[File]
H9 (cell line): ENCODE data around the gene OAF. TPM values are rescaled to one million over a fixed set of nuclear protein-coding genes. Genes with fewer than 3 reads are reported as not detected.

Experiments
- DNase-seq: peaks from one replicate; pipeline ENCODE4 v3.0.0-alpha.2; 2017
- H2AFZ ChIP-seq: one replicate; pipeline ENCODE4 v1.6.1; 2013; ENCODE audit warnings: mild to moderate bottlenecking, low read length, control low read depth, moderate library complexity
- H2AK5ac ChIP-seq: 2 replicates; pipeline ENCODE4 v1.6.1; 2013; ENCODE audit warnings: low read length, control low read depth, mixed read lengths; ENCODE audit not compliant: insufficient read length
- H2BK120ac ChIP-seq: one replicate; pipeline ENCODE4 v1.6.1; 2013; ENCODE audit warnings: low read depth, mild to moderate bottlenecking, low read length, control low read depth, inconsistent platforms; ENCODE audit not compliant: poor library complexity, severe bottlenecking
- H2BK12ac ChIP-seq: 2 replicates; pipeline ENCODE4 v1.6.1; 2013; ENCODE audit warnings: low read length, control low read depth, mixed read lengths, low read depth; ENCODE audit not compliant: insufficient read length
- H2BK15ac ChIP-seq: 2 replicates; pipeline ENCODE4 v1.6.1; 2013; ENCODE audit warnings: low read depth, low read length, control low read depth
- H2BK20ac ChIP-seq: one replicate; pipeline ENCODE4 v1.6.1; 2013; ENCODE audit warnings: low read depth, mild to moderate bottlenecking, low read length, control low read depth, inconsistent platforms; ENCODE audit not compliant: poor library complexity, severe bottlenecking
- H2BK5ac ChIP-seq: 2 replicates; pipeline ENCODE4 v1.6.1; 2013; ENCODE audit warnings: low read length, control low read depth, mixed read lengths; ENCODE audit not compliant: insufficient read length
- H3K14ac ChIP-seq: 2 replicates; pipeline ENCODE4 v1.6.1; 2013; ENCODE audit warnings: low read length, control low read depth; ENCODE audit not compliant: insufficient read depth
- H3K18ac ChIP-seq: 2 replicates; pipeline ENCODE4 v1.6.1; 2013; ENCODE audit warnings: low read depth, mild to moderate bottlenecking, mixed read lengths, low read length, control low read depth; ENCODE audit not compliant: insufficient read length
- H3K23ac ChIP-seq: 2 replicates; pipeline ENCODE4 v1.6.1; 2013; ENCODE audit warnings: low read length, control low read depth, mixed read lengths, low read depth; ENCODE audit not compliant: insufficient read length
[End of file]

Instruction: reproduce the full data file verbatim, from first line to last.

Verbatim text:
H9 (cell line): ENCODE data around the gene OAF. TPM values are rescaled to one million over a fixed set of nuclear protein-coding genes. Genes with fewer than 3 reads are reported as not detected.

Experiments
- DNase-seq: peaks from one replicate; pipeline ENCODE4 v3.0.0-alpha.2; 2017
- H2AFZ ChIP-seq: one replicate; pipeline ENCODE4 v1.6.1; 2013; ENCODE audit warnings: mild to moderate bottlenecking, low read length, control low read depth, moderate library complexity
- H2AK5ac ChIP-seq: 2 replicates; pipeline ENCODE4 v1.6.1; 2013; ENCODE audit warnings: low read length, control low read depth, mixed read lengths; ENCODE audit not compliant: insufficient read length
- H2BK120ac ChIP-seq: one replicate; pipeline ENCODE4 v1.6.1; 2013; ENCODE audit warnings: low read depth, mild to moderate bottlenecking, low read length, control low read depth, inconsistent platforms; ENCODE audit not compliant: poor library complexity, severe bottlenecking
- H2BK12ac ChIP-seq: 2 replicates; pipeline ENCODE4 v1.6.1; 2013; ENCODE audit warnings: low read length, control low read depth, mixed read lengths, low read depth; ENCODE audit not compliant: insufficient read length
- H2BK15ac ChIP-seq: 2 replicates; pipeline ENCODE4 v1.6.1; 2013; ENCODE audit warnings: low read depth, low read length, control low read depth
- H2BK20ac ChIP-seq: one replicate; pipeline ENCODE4 v1.6.1; 2013; ENCODE audit warnings: low read depth, mild to moderate bottlenecking, low read length, control low read depth, inconsistent platforms; ENCODE audit not compliant: poor library complexity, severe bottlenecking
- H2BK5ac ChIP-seq: 2 replicates; pipeline ENCODE4 v1.6.1; 2013; ENCODE audit warnings: low read length, control low read depth, mixed read lengths; ENCODE audit not compliant: insufficient read length
- H3K14ac ChIP-seq: 2 replicates; pipeline ENCODE4 v1.6.1; 2013; ENCODE audit warnings: low read length, control low read depth; ENCODE audit not compliant: insufficient read depth
- H3K18ac ChIP-seq: 2 replicates; pipeline ENCODE4 v1.6.1; 2013; ENCODE audit warnings: low read depth, mild to moderate bottlenecking, mixed read lengths, low read length, control low read depth; ENCODE audit not compliant: insufficient read length
- H3K23ac ChIP-seq: 2 replicates; pipeline ENCODE4 v1.6.1; 2013; ENCODE audit warnings: low read length, control low read depth, mixed read lengths, low read depth; ENCODE audit not compliant: insufficient read length